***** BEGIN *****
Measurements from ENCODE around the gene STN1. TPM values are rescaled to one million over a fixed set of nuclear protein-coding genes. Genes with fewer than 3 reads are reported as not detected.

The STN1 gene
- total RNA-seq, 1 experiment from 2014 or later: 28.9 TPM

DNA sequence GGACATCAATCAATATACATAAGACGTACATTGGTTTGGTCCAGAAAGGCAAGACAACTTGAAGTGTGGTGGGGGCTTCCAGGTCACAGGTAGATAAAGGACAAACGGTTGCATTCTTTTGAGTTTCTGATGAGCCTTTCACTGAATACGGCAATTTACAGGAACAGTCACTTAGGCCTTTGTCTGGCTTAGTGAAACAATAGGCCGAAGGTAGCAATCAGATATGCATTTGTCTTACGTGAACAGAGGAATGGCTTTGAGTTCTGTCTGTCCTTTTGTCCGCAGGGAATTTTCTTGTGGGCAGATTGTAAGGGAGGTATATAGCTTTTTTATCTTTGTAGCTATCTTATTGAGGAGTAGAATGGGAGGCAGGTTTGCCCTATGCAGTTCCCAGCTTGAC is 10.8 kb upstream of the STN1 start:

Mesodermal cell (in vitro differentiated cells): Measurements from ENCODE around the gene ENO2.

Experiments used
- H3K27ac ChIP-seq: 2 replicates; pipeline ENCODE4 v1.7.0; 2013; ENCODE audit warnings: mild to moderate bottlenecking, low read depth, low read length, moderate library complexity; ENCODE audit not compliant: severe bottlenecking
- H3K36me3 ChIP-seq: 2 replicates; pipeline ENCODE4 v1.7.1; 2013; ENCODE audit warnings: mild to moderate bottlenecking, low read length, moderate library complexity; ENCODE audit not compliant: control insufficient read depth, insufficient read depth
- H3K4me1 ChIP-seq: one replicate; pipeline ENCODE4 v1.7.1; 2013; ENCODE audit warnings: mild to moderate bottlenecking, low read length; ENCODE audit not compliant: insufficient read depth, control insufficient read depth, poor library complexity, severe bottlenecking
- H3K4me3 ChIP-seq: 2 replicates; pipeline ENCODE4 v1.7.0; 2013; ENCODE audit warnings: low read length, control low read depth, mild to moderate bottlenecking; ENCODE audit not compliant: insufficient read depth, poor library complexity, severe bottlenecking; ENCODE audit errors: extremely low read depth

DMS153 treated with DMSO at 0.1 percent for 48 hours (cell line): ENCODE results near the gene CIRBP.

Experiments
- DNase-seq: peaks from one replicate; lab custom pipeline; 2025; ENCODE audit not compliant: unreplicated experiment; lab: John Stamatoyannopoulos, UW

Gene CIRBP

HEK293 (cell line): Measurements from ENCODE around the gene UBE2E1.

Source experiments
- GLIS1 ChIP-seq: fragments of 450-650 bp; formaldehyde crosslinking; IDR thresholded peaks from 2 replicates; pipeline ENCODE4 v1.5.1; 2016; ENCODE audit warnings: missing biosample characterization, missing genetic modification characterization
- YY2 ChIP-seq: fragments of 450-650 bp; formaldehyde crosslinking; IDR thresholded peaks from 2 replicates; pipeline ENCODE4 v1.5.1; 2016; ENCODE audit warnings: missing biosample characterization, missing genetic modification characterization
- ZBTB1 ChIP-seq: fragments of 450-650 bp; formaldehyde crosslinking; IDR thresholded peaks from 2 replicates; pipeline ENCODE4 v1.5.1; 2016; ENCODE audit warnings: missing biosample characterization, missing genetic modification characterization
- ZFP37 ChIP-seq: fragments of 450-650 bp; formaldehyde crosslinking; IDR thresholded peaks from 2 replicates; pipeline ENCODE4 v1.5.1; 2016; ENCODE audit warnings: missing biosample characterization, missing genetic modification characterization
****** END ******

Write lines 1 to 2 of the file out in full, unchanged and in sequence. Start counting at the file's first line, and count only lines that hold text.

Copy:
Measurements from ENCODE around the gene STN1. TPM values are rescaled to one million over a fixed set of nuclear protein-coding genes. Genes with fewer than 3 reads are reported as not detected.

The STN1 gene